Director and Screenwriter Mike Flanagan’s film Doctor Sleep, an adaptation of Stephen King’s bestselling 2013 novel of the same name sees a middle-aged Danny (son of Jack) Torrance seeking to start a new life in a new town yet being drawn into battling a troupe of steam-addicted, child-killing near immortals by a young girl rich with magic (which is possibly the same thing as The Shining power that Danny possesses and both may be the same thing as the aforementioned ‘Steam’). Yes, it’s The Shining Part II and apart from Danny (now Dan) we’re introduced to a whole new cast of characters.
Adapting a novel to screen is challenging at the best times, yet when the source material is a sequel to a much-loved original novel, which in turn was adapted into an undeniable classic of cinema, the challenge rises. But here’s the real rub, many fans of the original The Shining actively loathe Kubrick’s adaptation for being too far removed from its source material, including Mr King himself.
I can empathise with Mike Flanagan. As a Critic striving for perfection at all times, satisfying disparate groups of avid and let’s face it, ‘rabid’ fans across the world can be a challenge. Particularly when the art of Criticism is one which is so dependent on its source material – the films which one is charged with reviewing – as Critics don’t have the luxury afforded to novelists of plucking any old idea from the ether and putting it to the page.
The dearth of successful book to screen adaptations, let alone adaptations of King’s own work is evidence enough of the proportional relationship between degrees of removal from the source material and the increase in difficulty. That is, the job of the Screenwriter who must deconstruct a novel before reconstructing its remaining parts for the visual medium is more difficult than that of the novelist and the job of the Director who must deconstruct the screenplay and then effectively communicate a vision to a cast and crew is harder still. Readers should then therefore draw their own conclusion as to whether the job of the Critic – or to spell it out, the job of deconstructing a visual work which has itself been deconstructed from an original written work, in order to effectively communicate the key question of how viewers should spend their valuable time– is vastly underappreciated.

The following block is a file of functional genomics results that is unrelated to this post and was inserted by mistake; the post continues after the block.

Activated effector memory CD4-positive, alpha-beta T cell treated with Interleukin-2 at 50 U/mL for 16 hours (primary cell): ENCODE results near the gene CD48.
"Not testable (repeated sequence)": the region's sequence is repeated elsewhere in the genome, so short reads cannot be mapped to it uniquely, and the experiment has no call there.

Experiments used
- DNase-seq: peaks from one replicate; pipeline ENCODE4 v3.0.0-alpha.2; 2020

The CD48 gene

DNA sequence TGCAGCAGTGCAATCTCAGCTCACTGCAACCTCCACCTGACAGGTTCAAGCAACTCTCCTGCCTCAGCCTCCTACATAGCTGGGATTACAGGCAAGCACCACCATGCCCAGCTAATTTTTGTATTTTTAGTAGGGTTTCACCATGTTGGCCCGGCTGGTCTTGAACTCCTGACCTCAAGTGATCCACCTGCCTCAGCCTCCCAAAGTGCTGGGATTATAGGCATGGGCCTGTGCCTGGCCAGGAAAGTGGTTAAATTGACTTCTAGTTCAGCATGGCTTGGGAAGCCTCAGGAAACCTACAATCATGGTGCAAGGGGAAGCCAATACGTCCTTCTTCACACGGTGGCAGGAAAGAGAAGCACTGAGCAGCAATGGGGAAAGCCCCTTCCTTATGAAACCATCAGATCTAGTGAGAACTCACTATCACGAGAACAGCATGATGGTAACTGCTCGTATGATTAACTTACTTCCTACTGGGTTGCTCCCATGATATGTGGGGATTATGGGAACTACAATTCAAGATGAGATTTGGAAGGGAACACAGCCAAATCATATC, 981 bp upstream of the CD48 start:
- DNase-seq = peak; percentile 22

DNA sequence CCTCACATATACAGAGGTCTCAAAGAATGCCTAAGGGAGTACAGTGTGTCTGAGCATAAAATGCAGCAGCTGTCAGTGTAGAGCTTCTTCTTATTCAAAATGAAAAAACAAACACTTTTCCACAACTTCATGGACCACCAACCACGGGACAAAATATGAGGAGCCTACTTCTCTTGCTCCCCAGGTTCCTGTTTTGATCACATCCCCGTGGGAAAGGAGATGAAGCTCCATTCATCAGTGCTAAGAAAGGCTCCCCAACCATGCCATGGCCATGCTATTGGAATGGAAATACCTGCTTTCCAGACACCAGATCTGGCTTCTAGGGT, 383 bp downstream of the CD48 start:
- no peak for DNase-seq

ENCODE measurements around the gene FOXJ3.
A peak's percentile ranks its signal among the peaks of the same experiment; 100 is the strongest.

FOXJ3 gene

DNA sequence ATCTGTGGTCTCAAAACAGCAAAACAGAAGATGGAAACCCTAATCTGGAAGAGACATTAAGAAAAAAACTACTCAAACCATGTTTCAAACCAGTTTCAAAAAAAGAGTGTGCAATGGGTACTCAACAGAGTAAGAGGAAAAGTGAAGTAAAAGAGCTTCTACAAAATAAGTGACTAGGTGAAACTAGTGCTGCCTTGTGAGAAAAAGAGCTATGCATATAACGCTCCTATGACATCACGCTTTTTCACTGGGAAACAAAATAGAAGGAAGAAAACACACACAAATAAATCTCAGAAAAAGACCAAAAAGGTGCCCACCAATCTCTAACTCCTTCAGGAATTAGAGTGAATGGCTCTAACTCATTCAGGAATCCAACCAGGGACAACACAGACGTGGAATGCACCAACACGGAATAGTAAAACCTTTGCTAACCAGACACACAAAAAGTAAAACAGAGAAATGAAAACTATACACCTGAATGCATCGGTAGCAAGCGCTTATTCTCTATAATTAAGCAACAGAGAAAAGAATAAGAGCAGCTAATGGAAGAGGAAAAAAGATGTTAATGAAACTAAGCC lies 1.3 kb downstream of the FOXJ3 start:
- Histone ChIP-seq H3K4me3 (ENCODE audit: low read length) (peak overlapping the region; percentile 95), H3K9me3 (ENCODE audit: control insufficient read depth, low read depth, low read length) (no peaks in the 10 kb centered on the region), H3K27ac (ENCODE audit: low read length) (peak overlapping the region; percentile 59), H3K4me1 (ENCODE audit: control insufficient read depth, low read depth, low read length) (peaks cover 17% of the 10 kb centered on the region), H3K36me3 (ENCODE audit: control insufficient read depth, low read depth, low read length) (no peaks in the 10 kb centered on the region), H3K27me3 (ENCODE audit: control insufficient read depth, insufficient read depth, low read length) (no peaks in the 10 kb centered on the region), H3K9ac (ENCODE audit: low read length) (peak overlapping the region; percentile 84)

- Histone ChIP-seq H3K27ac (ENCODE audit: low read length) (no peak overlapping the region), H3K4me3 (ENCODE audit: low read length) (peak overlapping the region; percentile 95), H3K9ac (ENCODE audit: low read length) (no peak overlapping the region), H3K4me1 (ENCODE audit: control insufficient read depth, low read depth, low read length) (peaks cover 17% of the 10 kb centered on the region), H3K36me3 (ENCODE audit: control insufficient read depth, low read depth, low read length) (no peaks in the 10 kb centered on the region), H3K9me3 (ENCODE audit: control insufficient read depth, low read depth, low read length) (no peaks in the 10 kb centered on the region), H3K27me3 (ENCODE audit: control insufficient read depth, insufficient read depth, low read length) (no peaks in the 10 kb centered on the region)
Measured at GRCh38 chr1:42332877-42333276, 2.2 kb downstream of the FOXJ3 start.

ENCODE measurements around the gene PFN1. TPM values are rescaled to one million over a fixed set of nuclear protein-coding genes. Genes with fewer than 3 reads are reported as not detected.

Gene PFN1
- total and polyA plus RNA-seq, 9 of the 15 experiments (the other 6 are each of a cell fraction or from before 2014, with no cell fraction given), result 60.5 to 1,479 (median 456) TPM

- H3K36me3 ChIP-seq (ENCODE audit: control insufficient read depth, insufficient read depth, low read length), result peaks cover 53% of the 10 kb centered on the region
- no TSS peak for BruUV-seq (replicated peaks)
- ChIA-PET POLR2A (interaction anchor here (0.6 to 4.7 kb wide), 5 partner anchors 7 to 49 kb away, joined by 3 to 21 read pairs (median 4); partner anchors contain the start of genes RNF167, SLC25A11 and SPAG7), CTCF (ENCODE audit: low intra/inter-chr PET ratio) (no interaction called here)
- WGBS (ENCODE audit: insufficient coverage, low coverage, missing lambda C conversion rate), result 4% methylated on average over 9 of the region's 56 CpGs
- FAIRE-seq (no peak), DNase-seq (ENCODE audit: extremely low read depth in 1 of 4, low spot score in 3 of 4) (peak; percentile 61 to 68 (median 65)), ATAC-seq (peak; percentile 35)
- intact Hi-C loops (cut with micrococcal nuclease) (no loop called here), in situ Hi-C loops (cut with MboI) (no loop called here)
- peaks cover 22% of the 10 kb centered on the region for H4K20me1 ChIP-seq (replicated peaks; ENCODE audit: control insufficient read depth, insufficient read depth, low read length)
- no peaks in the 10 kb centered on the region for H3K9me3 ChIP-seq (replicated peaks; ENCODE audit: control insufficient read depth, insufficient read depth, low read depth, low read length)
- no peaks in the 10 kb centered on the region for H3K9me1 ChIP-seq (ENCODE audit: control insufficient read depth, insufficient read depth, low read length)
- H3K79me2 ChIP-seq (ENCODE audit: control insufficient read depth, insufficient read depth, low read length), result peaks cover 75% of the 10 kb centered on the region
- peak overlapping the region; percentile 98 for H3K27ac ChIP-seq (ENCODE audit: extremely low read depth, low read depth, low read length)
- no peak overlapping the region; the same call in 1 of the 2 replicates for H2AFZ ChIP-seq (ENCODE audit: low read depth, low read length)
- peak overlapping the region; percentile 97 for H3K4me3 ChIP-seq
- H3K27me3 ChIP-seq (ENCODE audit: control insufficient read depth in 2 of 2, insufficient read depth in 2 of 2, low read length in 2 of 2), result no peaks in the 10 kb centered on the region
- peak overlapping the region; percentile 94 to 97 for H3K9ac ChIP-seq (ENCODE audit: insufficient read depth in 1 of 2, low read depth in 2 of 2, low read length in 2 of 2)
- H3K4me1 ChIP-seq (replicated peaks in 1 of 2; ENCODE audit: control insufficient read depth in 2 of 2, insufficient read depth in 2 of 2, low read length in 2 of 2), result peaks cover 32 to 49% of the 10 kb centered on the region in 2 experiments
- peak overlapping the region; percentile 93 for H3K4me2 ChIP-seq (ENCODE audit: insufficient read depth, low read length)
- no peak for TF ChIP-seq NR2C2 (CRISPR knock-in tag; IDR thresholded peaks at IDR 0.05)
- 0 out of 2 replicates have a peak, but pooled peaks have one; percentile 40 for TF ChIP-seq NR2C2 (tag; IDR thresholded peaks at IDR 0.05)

I’m not saying Stephen King couldn’t do what I do (that’s for the reader to decide), I’m merely pointing out the enormity of the task befalling Mike Flanagan as Director and Screenwriter of a work which is an adapted sequel to not one but two, disparate, iconic works.
So how well did Mr Flanagan do? Perhaps damningly, Mr King himself is on record as being a fan of the adaptation. Though let’s not hold Mr King’s hereto-proven lack of judgement against Mr Flanagan, for even a stopped clock gives the right time twice a day. In defence of both parties, The Author has also been effusive in his praise of Flanagan’s previous adaptation of His work, Gerald’s Game, and I agree with King that Flanagan did as good a job as anyone could have hoped to, considering the source novel is widely regarded as one of King’s worst and had previously been considered ‘unfilmable’.
Despite what Mr King would say, when it comes to film adaptations of his work, less has always proven to be more. Films such as IT: Chapter Two and The Dark Tower failed to resonate with filmgoers due largely to the fact that they tried to pack in so much story as to leave little room for the creation of suspense. This was not true of Kubrick’s The Shining, which eschewed exposition for iconic moments and created suspense through lack of action.
Doctor Sleep is a more enjoyable ride than either the aforementioned flops. The acting is strong with the ever-watchable Ewan McGregor believable as an adult Danny and Rebecca Ferguson brings a charm and charisma to the murderous big bad, Rose the Hat. The plot has some interesting turns but there is just too much going on, leading to a total lack of suspense.
In the end, in trying to please everyone, the film ends up falling short on too many fronts. While two thirds of the film seem to slavishly hew to King’s source material, struggling to balance exposition and plot propulsion, the final third feels like fan service for Kubrick’s film. This has the effect of feeling like two different movies mashed together. Speaking as a fan of Kubrick’s film, the final third is especially underwhelming as watching a re-creation of iconic scenes by different actors served less as the intended nostalgia trip than a reminder that I was not watching the work of Kubrick.
As sure as Stephen King will not accept that the Review is the highest form of Art – nor reply to my numerous emails on the matter – Mike Flanagan will lose no fans for Doctor Sleep. Yet for fans of Kubrick’s The Shining, his legacy is more prevalent in Flanagan’s Oculus (2013).